I reckon that is the ideal time to reform the party. Rudd will have the power of being a victor behind him.

    To do it while in opposition would condemn the party to at least another term out of the hot seats.

  5. For all you southerners in the cold miserable parts of Australia where Aussie Fules is played and mullet haircuts are in fashion:

    Rugby = Rugby Union. You cannot say ‘Rugby’ and assume you’ve covered both codes.

    Rugby Union or just Union = Rugby Union
    Rugby League or just League = Rugby League

    To bring the topic back to politics, there is a massive demographic divide in the two sports that many beanie-wearing southerners are unaware of.

    Rugby (Union) is played at private schools.
    Rugby League is played at public schools.

    This is due to a hundred year old split where League decided to go professional and pay their players money. The rich clubs didn’t need money so stuck with Union. Union is much smaller than League.

    Labor and National Voters like League (kind of balances the vote out)
    Liberal Voters like Union (60-40?)

    Yes there’s a lot of crossover but in general that’s how it works. You can tell a Union ground from a League ground by the number of BMWs and Landcruisers parked around it.

  6. I notice that Galaxy Poll lists the two party preferred beneficiaries as “Coalition” and “Non coalition”. Says it all really.

  7. Just heard him say three months, which is defensible.

    He is positioning Howard so that every day that passes after early September without an election being called is seen as a low-grade desperation strategy, an affront to convention.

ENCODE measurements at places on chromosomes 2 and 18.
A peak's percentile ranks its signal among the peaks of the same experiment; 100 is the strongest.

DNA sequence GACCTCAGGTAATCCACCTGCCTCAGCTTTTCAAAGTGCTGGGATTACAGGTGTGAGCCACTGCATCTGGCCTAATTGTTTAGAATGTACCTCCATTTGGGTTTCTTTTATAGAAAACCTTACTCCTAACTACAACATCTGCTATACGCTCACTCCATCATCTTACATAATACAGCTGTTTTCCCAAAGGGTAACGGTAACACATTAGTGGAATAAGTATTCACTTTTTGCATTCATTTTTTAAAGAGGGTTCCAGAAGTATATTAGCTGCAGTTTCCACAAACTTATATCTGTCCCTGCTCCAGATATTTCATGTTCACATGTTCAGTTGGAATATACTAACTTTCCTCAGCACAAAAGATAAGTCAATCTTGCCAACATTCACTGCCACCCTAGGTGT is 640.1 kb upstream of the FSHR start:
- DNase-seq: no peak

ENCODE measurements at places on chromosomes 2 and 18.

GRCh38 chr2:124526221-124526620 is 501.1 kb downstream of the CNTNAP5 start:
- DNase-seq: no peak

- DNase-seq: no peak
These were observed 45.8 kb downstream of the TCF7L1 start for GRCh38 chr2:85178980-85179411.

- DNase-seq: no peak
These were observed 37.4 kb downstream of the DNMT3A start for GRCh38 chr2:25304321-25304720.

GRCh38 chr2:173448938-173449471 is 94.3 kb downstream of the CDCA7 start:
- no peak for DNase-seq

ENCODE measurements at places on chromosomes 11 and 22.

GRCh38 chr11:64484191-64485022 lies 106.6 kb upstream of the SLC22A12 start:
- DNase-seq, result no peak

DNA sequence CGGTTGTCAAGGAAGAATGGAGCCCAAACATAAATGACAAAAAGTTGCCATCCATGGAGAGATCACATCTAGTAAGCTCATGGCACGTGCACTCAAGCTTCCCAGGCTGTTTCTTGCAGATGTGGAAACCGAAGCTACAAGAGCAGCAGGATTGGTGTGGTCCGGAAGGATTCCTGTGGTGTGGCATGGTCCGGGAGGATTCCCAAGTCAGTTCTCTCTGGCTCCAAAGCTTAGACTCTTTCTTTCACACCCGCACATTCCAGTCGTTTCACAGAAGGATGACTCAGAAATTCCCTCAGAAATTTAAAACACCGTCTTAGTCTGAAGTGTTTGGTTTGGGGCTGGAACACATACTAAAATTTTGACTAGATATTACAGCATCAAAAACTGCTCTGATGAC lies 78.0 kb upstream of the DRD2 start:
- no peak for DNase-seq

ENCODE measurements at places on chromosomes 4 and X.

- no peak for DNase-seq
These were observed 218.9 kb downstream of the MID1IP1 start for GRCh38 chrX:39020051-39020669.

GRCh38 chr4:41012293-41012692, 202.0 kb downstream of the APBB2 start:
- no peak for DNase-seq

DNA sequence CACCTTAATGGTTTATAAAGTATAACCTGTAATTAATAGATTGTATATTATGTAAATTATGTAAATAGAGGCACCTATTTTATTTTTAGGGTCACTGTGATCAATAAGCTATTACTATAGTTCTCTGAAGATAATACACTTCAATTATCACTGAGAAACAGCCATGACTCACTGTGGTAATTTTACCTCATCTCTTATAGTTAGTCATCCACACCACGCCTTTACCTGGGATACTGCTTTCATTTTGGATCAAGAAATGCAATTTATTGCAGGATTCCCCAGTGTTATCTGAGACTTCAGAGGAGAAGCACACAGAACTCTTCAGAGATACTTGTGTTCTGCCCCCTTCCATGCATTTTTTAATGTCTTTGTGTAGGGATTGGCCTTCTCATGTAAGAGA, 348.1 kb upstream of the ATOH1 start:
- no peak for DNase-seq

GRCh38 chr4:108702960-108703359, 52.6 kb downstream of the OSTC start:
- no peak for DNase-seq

8. Mary Jo Fisher was today confirmed as the Liberal Party’s replacement for Senator Amanda Vanstone. Maria Kourtesis had challenged her preselection defeat, claiming that misinformation had been spread about her before the vote. Before the challenge, the SA Govt had set aside today to ratify the Liberal selection in parliament. That will now happen tomorrow. Fisher is a ‘dry’ and Kourtesis a ‘wet’.

  9. BigBob, I agree. A Rudd Government is the best time to do it, but it will be a messy (albeit necessary) process whenever it happens.

  10. Edward StJohn (June 4th, 2007 at 10:08 pm),

    What is undemocratic about more than one million unionists having half the votes in the ALP and the 40,000 full members having the other half? Perhaps, the unionists should be given 90 per cent plus. Personally, I’d ditch the 50-50 rule and make it open elections with unionists counted as associate members with their votes counting as between one fifth and one tenth of the full members’ votes. In any case, it is the people as a whole that make the decision in the end.

    Mark says (June 4th, 2007 at 11:42 pm),

    We have discussed the ALP-DLP preference deals before on this site. Parties make agreements based on how they see their own best interests. The ALP gained DLP preferences too. Given the voting record in the Legislative Council, which when I last checked the figures had the Greens never voting with the ALP, the decision to give preferences to the DLP to avoid total dependence on the Greens was perfectly sensible. Indeed, the Greens have voted with the DLP more than they have with the ALP. (I believe there have been more recent votes in which the Greens have voted with Labor.)

    I have never met Peter Kavanagh, but everything I have read about him tells me he is a rational human being, not a “crazy”.

    We normally leave attacks on the SDA to Bill, but seeing that you have joined him, the DLP unions – SDA, FCU, ASCJ and FIA – were invited back into the ALP by Bob Hawke to provide a counterweight to the Left, a perfectly rational decision again. The SDA looks after its members as best it can given the non-militant nature of the retail workforce.

    Back to the topic: Galaxy is an aberration. The next poll, whether Newspoll, ACNielsen or Morgan – will not replicate it. But that won’t matter: The Australian will spin them into nothing just as it spun the Galaxy Poll into scripture in today’s editorial, from which I quote: